The time for summer vacation is coming and you may be considering a house rental instead of a hotel. As you choose which service to use, take everything from booking guarantees to guest fees into consideration.
Airbnb recently announced what it’s calling the biggest change to its service in a decade. Four million hosts on the service offer everything from private rooms to full properties for rent. The company’s 2022 Summer Release adds the ability to search property rentals by categories like Treehouses, Caves, Castles and Farms. Airbnb Co-founder and CEO Brian Chesky said in an announcement video that one of his favorite categories is called OMG!
“You have properties where you’re just like, I can’t believe that even exists,” he said, showcasing a yellow submarine available for rent in the middle of the woods in New Zealand.
The company also now offers Split Stays which will create a little itinerary of two homes whenever you search for a stay longer than a week. Chesky showed the example of searching for National Parks and the app suggested a few days at a property in Joshua Tree followed by a few days at a rental near Zion.
The final announcement included protections for customers called Aircover. It includes Booking Protection if a host cancels on you within a month of arrival, Check-In Guarantee in case there’s some reason you can’t gain access to a rental and a Get-What-You-Booked Guarantee if the renters have concerns over cleanliness or amenities that aren’t as advertised. In all three cases, guests will reach out to their Host first to see if they can resolve the problem. If not, renters contact Airbnb within 72 hours of discovering the problem. If the company finds the issue is protected by AirCover, it will give a full or partial refund or find the guests a better or similar place to stay.
Airbnb claims it is the only vacation rental company with these perks. It’s true I haven’t seen the Split Stay option on other vacation rental websites, but Booking.com does have the ability to browse by property type such as Farm Stays, Boats and Luxury Tents.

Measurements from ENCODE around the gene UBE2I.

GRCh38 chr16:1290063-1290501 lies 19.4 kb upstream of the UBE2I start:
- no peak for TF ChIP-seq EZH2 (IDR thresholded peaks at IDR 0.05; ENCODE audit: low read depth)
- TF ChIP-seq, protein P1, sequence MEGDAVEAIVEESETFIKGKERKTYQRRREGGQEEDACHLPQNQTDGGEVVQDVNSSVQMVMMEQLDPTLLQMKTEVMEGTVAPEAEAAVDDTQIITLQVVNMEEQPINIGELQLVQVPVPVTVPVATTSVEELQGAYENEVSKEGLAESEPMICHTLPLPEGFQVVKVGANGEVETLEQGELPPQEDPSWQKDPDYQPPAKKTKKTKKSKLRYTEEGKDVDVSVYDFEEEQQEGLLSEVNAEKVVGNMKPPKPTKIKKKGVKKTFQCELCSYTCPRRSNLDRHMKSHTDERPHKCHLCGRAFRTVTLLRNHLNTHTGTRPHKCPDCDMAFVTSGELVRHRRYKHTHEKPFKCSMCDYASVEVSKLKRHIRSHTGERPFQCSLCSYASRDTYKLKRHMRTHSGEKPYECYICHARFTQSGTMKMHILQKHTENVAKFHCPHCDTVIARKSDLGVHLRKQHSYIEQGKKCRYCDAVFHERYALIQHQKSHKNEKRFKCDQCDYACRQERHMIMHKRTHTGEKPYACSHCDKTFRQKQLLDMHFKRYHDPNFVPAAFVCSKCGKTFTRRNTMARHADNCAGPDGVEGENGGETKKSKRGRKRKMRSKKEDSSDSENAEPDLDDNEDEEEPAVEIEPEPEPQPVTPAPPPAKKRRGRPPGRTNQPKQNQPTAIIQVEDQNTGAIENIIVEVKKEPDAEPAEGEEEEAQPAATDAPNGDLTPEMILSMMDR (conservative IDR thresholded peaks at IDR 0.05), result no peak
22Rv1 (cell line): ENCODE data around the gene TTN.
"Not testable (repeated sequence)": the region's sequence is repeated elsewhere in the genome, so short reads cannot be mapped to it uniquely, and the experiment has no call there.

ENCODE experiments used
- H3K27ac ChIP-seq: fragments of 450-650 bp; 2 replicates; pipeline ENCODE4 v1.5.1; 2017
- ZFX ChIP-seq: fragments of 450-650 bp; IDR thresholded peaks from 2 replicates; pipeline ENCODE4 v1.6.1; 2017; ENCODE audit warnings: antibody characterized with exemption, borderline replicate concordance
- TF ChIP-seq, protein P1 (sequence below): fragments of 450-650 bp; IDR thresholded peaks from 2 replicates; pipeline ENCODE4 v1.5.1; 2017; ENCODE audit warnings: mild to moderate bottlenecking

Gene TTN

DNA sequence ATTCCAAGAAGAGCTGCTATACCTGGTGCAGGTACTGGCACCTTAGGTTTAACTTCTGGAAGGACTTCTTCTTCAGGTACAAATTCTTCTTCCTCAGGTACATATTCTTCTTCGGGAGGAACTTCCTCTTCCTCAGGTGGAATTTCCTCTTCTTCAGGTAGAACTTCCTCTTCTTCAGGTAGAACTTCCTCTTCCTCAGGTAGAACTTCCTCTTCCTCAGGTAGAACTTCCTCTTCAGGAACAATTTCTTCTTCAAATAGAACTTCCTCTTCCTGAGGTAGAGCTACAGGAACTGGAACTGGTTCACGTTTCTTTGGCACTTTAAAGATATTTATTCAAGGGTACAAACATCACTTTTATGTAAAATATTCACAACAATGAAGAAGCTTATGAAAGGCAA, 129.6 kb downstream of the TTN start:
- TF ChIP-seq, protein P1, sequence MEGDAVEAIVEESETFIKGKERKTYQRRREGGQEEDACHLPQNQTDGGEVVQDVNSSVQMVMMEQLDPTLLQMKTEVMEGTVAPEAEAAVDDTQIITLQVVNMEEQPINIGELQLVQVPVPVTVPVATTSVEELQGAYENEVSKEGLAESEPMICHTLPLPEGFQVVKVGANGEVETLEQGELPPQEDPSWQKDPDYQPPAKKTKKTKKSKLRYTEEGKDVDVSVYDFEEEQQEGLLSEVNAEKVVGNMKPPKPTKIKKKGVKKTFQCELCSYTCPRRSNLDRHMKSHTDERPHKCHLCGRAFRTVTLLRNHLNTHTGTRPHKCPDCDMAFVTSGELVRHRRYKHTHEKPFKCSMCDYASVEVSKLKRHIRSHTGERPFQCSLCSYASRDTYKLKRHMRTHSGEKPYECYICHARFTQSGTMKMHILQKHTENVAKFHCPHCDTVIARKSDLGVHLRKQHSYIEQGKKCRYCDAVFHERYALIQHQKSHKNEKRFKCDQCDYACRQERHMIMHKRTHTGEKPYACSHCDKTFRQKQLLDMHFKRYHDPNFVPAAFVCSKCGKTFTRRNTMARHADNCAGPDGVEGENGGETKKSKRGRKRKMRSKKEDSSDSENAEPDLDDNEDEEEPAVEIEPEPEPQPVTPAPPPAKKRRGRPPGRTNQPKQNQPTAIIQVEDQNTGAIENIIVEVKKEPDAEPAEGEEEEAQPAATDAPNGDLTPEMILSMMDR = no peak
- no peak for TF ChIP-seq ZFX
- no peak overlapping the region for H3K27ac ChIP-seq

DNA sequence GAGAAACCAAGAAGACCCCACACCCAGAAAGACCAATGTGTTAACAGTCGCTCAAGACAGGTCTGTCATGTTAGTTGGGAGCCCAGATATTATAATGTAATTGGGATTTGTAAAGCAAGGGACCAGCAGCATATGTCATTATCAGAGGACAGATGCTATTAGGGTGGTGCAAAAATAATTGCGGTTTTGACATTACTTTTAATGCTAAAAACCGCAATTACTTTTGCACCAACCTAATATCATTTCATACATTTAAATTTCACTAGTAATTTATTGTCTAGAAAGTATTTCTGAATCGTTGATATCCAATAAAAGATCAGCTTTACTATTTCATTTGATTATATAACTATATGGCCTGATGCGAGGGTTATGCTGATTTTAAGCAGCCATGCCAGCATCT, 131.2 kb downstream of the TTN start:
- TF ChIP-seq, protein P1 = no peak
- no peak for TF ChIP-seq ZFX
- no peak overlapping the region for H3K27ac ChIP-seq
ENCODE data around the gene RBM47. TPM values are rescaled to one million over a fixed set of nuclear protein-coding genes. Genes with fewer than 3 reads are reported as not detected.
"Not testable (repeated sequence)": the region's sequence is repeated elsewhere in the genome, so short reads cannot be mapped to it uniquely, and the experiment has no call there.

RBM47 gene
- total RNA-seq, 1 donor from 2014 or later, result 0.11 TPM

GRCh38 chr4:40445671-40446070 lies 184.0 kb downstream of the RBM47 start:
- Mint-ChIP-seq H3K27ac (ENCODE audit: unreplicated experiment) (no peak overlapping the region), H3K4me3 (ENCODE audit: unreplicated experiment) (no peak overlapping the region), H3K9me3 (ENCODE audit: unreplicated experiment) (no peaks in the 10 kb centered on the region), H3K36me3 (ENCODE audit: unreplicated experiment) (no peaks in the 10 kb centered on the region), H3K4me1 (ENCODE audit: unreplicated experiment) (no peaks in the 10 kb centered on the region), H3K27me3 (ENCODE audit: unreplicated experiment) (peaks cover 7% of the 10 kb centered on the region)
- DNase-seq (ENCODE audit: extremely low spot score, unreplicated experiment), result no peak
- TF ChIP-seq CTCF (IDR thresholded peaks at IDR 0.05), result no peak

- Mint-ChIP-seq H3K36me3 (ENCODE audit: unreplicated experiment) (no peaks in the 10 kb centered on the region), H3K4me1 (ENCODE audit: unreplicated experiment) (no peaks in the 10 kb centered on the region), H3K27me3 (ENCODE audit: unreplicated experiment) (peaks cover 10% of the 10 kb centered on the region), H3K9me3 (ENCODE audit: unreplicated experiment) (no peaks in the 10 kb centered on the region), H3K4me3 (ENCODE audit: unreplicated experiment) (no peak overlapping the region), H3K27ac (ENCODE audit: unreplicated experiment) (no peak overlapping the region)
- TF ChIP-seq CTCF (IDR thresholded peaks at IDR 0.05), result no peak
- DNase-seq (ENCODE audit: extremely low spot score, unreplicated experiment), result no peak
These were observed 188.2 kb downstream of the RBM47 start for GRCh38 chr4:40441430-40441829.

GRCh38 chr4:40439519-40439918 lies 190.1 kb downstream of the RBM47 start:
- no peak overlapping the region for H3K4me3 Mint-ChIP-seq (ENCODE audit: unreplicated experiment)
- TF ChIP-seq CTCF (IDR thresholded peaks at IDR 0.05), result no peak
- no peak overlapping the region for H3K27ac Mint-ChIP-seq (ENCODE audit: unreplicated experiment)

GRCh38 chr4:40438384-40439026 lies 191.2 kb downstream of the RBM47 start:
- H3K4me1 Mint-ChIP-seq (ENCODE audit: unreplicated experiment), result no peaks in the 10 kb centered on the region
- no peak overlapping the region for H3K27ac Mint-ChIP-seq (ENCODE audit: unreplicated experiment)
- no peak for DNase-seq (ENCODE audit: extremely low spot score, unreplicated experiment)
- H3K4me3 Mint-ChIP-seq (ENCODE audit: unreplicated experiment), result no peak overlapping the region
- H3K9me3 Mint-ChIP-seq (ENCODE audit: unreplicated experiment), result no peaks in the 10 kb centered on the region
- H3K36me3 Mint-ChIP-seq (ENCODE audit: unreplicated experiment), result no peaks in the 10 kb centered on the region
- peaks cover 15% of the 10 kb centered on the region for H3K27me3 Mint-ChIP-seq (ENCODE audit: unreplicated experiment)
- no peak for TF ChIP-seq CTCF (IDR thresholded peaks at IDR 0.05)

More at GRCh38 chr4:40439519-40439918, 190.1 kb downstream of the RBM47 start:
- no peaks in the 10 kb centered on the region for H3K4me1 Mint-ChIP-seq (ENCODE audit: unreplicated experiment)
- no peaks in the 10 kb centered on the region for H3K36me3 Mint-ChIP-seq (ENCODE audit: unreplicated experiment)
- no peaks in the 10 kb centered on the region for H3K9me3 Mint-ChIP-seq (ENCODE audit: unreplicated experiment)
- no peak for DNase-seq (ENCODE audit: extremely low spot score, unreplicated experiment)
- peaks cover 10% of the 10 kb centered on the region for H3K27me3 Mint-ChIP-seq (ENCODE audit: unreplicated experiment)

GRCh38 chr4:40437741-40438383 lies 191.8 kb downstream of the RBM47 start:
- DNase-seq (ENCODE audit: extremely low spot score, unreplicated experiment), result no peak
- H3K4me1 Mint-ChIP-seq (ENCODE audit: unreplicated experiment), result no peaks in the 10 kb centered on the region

Also, while no other company I researched offered the possibility of refunds for a last-minute cancellation by a host, check-in problems or problems with the property, Vrbo does say it will find you somewhere else to stay in any of those cases. Guests do need to let them know within the first 12 hours and are encouraged to contact the property manager first.
Airbnb, Vrbo, Booking.com and Vacasa all have a 24/7 help line for guests to call for support.
Vrbo has fraud protection. If a payment somehow ends up in the hands of someone other than the host, the company will pay the guest back. And in an email, the company wrote that the majority of properties have the option to pay when you stay “unlike other online travel companies where guests are almost always charged at the time of booking.”
Now let’s talk fees. It can sometimes be a shocker to see the difference from the first price seen on a property’s page to the final cost once taxes and fees are added on.
Airbnb says its service fees help cover the cost of services like round-the-clock customer support. The website notes that “most guest service fees are under 14.2% of the booking subtotal” and renters will be able to see the fee during checkout before booking.
Vrbo’s website says its service fee covers the cost of secure transactions, product development and customer service and the amount varies. But vacation rental marketing company Logify shows Vrbo’s fee is usually between 6-12% of the booking total.
Booking.com wrote in an email that it has “no booking fees whatsoever and no hidden, unexpected charges.”
But a comparison of a weekend condo rental in Park City, Utah shows the website adds a service fee (which all other companies had as well), and a destination fee and tourism fee that didn’t pop up on any other website.
Vrbo added a damage waiver and all the websites I compared had cleaning fees. The total fees and taxes for this condo ranged from $383.17 (Airbnb) to $442.52 (Vrbo). Both Vrbo and Airbnb showed that Vacasa was actually the property manager for the condo and knowing that, I headed to its website to check the price. Vacasa had no service fee and the total fees and taxes equalled $350.40; a $33 savings from even the least expensive option of the big three websites.
Cut the middle man if possible and check those fees and taxes if price is important for your booking. But also keep in mind those booking guarantees that could make a big difference on whether your vacation goes smoothly. And don’t forget to scout the websites to find those extraordinary properties that you may have thought only existed in your dreams.
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